We’re shy, we promise! Ok, yes, we know you don’t believe us, as we knock back another shot and squeeze into our tightest skirt, but we’re really quite timid. Deep down, under all the karaoke songs.
If you often have to tell your newer friends, “But I’m shy! Well, I used to be shy,” you get it.
In grade school, your best friend was probably a book. Ok, so you had friends—a small, selective core. But you were also fine just chilling with Judy Blume in your room.
You rarely raised your hand in class. If you were called on, you whispered your answer while blushing furiously at your feet. You still have some old Facebook friends who don’t know what your voice sounds like. Teachers talked about how quiet you were, as though your introversion might affect the other children. And high school parties were out of the question.
But now, you frequently find yourself shouting, “Well, I’m really shy,” at a crowded bar, holding hands with a boy you just met, while your friends tear up the dance floor. If only your second grade teacher could see you now.
We might struggling to explain ourselves, but there’s nothing wrong with being a shy-little-girl-turned-loud-and-take-charge-woman.
Yes, we have some weird shy holdovers. For one, we’re amazing at the Irish Exit. We can go from center of the dance floor to home with a mug of tea in the time it takes to organize a group selfie. And sometimes there’s that dizzying moment of, “Oh no, I’m turning shy again.” We’re our bubbly, chatty selves, and then suddenly we’re right back in 8th grade and we clam up. It’s like being a very nonthreatening version of The Hulk.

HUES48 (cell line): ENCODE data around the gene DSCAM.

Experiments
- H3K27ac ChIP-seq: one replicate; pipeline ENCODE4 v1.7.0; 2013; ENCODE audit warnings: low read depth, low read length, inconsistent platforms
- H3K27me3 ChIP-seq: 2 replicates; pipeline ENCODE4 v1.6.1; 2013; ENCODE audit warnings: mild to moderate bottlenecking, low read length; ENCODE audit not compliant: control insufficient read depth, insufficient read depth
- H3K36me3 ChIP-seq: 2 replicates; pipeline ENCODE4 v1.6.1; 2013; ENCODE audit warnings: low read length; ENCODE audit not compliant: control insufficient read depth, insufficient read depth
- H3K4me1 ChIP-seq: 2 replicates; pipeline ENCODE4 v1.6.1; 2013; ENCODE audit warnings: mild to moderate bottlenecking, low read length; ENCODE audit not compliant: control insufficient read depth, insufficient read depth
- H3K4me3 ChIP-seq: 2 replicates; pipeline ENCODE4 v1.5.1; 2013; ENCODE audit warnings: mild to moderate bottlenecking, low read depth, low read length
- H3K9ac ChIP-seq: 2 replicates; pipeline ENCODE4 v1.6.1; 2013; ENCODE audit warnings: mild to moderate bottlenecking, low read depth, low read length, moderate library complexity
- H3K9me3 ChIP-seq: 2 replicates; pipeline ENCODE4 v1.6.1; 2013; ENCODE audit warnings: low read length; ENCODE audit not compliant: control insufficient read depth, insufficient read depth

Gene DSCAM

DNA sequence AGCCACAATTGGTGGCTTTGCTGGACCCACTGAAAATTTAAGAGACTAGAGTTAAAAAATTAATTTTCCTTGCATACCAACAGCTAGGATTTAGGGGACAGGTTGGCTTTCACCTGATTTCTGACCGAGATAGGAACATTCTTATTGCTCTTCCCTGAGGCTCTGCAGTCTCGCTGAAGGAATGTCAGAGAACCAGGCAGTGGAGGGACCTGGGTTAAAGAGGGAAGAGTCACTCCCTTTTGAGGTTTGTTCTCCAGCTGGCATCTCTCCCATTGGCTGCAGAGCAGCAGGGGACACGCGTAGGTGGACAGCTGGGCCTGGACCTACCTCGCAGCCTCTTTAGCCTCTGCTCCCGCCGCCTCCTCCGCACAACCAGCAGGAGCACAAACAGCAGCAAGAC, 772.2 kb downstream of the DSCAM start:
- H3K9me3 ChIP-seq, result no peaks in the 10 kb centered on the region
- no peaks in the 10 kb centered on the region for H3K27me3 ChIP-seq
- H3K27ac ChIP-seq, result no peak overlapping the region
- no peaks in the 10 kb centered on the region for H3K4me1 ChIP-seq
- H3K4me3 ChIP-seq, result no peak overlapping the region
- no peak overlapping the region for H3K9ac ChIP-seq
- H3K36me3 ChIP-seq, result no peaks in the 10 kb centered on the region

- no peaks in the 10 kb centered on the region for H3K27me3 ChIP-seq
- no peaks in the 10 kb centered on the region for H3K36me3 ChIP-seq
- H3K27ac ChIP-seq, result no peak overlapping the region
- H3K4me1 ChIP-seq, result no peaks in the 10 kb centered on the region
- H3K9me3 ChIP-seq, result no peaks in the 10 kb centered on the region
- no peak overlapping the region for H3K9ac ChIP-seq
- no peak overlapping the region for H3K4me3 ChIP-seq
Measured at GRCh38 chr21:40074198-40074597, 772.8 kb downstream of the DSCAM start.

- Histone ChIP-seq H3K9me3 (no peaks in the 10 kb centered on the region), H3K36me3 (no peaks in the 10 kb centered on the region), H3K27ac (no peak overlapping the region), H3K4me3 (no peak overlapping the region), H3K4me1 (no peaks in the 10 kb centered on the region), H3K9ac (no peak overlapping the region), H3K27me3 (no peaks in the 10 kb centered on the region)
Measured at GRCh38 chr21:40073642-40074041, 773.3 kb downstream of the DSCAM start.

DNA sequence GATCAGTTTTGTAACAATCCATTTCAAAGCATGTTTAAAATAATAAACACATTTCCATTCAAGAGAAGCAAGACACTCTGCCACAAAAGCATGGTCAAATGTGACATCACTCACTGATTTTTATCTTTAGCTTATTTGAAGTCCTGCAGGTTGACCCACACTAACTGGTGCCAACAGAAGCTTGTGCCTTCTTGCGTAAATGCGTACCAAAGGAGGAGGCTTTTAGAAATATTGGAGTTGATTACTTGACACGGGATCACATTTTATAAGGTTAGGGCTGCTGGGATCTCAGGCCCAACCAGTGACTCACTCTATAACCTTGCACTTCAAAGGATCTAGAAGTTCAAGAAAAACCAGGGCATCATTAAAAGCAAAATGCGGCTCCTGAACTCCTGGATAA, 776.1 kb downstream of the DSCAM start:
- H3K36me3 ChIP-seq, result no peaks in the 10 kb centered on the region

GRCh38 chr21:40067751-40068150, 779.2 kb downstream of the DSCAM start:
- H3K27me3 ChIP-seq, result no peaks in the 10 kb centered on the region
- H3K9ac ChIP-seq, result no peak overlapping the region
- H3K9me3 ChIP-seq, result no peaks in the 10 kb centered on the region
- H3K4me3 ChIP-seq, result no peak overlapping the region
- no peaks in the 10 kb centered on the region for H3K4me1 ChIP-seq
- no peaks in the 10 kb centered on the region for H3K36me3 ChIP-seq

And parties with kids from your old high school can be awkward. Why is everyone staring in disbelief as you beat them at flip cup? …do they even remember you from high school?
Sometimes you still come off as shy—until you’re in your Friday night regalia, screeching out the lyrics to your summer jam.
But on the whole, you’re pleasantly surprised at the person you’ve become. You never would have guessed you’d bust out your shell in such a fabulous way. Not only do you talk in class now—it’s a struggle to get you to shut up. And you kinda wish you could go back and tell that shy kid she’s not going to be a wallflower forever.
Still, you’re pretty happy with the self-possessed lady you turned into. Now if only people would believe that you used to be painfully shy.
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